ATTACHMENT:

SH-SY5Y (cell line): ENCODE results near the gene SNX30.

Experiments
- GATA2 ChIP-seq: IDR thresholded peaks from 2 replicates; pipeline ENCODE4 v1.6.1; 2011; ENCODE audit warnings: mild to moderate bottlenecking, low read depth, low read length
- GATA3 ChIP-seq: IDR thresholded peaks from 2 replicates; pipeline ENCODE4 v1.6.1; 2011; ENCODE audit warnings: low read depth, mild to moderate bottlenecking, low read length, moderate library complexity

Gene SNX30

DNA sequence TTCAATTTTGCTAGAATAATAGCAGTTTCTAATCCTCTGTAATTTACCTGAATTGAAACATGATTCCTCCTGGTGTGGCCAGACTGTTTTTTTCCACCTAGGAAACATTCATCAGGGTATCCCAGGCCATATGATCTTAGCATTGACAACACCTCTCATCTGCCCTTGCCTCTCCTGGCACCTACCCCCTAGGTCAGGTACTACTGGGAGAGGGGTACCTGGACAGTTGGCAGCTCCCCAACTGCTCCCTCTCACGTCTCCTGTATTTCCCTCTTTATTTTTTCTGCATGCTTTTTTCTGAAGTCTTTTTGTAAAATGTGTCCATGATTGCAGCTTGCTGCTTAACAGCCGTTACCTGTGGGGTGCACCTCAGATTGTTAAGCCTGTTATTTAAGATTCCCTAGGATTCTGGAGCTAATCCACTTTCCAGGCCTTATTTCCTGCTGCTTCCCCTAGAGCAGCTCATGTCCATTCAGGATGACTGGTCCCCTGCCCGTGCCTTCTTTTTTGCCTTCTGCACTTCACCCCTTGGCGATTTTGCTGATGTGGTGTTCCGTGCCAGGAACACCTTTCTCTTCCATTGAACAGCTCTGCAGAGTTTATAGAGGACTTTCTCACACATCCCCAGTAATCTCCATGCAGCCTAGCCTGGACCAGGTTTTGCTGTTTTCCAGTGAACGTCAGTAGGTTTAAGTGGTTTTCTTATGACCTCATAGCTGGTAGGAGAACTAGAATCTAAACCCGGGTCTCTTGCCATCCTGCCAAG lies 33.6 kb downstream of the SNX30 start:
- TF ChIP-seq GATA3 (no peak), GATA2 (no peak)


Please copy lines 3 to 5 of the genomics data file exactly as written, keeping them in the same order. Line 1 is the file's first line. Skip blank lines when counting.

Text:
- GATA2 ChIP-seq: IDR thresholded peaks from 2 replicates; pipeline ENCODE4 v1.6.1; 2011; ENCODE audit warnings: mild to moderate bottlenecking, low read depth, low read length
- GATA3 ChIP-seq: IDR thresholded peaks from 2 replicates; pipeline ENCODE4 v1.6.1; 2011; ENCODE audit warnings: low read depth, mild to moderate bottlenecking, low read length, moderate library complexity

Gene SNX30